But will they also change the name from Gifted and Talented Programs to Kids Who Won the Entrance Lottery, that’s the real question.
In another bow to political correctness, New York City’s process for admitting young children into its gifted and talented programs will change this year.
For this year only, the families of toddlers interested in gifted programs will be enrolled in a random lottery in May — but only after their children are recommended for the programs by their preschool teachers. Students who are not enrolled in prekindergarten can apply for a virtual interview with an education specialist to determine eligibility.
The eligibility test has been on the chopping block for years. It’s been widely criticized by experts, including many proponents of gifted education, who have said a single exam given to young children is not an appropriate way to determine intellectual giftedness. The exam is typically given in January for classes that begin that fall.
But how else do you determine such a thing without including outside factors by the evaluators? Teachers will bring their prejudices to the process, as will administrators and anyone else. How will preschool teachers evaluate children for extraordinary academic skills, and are they even qualified to do so?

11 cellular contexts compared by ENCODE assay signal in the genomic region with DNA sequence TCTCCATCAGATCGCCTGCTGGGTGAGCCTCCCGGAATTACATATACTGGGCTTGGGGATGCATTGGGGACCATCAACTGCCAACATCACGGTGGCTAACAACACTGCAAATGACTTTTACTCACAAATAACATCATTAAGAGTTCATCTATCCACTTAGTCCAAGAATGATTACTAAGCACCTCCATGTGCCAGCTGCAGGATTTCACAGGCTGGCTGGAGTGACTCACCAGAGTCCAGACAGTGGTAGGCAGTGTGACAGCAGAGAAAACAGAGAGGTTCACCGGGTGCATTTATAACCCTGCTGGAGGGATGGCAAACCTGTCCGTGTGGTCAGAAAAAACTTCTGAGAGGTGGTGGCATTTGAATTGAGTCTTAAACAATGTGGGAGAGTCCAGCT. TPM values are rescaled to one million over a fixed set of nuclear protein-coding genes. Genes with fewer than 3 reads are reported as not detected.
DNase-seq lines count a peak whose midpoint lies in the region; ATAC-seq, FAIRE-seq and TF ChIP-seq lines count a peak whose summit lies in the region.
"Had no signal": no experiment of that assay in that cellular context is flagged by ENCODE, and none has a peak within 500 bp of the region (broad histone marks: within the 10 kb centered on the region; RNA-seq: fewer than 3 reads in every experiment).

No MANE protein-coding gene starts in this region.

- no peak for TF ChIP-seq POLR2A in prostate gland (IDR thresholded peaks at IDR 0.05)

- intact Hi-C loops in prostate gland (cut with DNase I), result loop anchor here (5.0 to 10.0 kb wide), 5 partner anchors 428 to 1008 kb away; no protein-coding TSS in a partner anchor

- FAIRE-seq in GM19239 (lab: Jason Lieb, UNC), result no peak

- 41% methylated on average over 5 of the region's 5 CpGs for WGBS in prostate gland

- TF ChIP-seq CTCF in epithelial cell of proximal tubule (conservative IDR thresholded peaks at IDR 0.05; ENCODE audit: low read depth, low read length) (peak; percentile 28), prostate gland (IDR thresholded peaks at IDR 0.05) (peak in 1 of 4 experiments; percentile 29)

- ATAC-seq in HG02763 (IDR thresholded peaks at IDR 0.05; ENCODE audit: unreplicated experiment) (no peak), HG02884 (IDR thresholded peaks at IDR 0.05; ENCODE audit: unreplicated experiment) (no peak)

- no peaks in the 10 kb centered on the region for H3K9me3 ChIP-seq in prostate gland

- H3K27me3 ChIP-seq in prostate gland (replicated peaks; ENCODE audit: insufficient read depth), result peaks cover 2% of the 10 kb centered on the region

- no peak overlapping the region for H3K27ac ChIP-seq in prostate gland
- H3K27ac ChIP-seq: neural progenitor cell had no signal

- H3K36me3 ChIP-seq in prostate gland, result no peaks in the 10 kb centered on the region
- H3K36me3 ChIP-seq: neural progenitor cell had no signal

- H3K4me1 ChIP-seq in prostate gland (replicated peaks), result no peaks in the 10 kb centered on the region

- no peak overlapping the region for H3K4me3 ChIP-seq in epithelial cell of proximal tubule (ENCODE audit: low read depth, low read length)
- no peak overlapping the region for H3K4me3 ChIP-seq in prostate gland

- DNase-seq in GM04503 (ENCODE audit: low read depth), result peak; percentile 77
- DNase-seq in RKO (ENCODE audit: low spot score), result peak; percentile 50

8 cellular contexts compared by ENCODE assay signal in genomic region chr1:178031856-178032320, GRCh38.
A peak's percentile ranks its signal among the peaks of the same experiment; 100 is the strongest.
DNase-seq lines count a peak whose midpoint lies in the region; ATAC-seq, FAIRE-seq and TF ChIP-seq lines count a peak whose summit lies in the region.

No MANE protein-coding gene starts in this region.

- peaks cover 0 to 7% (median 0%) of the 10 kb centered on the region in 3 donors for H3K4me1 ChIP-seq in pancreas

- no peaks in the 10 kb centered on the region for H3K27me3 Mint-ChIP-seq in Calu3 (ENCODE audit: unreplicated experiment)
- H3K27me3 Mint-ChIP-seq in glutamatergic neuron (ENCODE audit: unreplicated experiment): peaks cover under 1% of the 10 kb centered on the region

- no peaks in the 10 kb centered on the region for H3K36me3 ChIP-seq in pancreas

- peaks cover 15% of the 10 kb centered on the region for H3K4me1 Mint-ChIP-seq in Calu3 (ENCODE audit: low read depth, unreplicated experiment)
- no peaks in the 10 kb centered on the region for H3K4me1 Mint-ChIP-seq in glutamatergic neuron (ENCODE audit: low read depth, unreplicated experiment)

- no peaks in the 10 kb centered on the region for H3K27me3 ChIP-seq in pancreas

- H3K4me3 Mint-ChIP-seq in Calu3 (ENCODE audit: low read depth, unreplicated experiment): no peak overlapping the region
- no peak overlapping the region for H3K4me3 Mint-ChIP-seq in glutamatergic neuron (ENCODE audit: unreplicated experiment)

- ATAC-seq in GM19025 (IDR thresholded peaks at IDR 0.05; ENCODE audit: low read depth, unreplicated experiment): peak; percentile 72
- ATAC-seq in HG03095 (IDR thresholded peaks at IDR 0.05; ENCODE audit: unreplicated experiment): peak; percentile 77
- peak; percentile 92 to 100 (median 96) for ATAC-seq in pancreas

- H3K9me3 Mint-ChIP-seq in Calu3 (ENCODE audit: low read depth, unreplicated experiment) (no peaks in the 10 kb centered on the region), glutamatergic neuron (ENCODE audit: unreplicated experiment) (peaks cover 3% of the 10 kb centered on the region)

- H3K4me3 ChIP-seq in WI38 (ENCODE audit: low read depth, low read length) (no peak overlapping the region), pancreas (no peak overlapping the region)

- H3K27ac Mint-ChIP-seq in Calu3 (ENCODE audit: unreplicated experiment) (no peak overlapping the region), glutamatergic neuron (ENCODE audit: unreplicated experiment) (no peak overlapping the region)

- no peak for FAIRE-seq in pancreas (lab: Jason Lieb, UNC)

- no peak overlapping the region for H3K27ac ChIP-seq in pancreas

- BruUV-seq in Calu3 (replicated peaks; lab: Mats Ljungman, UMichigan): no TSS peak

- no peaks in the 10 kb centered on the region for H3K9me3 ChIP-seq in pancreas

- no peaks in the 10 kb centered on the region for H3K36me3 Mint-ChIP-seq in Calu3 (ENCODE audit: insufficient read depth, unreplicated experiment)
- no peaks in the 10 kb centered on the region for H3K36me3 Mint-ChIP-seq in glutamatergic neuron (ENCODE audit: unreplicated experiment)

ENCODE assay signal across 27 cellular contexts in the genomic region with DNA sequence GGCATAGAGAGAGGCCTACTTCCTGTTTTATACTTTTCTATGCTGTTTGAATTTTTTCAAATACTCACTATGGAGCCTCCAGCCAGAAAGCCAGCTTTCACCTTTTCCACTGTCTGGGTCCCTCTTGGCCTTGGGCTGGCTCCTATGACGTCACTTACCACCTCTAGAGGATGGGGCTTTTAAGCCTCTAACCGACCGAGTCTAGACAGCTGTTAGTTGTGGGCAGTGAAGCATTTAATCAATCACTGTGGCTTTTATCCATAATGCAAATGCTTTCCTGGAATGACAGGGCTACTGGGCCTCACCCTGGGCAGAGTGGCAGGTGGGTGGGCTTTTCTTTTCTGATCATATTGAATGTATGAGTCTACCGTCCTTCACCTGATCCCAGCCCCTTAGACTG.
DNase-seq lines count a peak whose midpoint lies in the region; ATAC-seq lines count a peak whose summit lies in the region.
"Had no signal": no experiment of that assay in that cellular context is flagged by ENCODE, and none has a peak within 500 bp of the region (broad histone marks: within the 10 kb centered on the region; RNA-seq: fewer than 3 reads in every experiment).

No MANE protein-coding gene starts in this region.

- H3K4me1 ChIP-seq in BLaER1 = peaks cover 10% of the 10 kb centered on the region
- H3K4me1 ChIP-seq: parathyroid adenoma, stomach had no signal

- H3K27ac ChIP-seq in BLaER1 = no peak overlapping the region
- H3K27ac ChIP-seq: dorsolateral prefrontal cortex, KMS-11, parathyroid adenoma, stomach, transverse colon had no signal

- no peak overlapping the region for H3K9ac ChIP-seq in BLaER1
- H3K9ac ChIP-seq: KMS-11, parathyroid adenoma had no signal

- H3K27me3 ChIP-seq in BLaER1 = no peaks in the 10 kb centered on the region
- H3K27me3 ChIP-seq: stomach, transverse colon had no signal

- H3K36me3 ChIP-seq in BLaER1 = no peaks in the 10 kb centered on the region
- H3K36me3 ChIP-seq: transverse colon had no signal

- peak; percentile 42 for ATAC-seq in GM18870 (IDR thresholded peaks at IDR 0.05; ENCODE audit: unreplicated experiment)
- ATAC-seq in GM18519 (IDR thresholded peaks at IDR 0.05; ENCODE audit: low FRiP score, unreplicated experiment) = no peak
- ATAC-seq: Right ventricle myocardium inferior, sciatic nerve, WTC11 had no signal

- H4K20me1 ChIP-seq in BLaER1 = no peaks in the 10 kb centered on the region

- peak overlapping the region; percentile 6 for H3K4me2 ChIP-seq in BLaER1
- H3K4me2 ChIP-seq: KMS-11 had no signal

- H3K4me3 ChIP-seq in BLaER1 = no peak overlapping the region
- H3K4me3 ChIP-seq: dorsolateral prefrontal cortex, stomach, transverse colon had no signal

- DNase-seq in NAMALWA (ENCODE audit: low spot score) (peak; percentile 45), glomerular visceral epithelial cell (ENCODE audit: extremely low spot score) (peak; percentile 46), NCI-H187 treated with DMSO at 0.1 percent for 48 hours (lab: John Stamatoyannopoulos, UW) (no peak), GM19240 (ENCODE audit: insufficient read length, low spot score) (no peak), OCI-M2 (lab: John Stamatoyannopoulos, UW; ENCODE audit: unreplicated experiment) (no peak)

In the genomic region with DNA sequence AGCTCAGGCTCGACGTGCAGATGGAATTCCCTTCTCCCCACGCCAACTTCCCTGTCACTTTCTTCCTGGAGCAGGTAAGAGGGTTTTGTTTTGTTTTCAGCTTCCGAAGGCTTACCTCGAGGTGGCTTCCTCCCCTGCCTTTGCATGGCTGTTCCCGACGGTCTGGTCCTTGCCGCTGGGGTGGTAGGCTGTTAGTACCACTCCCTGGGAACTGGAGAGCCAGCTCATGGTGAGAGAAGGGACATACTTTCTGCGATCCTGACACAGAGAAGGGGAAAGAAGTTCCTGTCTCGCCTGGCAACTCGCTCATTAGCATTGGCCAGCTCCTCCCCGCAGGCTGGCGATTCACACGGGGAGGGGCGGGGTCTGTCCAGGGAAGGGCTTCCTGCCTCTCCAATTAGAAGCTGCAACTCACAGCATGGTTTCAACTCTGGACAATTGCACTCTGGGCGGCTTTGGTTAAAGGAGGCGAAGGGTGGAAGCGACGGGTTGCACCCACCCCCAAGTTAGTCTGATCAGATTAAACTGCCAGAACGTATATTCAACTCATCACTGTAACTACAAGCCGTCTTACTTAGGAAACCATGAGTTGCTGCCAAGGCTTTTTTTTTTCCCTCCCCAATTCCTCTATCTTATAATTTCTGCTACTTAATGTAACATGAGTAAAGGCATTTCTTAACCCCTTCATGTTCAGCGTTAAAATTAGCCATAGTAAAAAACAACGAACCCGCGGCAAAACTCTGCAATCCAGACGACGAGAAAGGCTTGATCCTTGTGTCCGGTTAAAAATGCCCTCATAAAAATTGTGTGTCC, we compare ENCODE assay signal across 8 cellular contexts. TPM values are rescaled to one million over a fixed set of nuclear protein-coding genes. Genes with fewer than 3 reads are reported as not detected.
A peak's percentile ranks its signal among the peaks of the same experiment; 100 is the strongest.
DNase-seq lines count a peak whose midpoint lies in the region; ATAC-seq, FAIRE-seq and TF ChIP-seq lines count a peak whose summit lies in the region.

Black and Latino students make up nearly 70 percent of the district, but they represent only about a quarter of the children in gifted programs. The latest assault on gifted and talented programs is another way to address unequal racial outcomes.
Who knows what the city will do if too many of one kind of kid wins the lottery. Maybe they’ll just keep redoing the lottery until they get the results they want.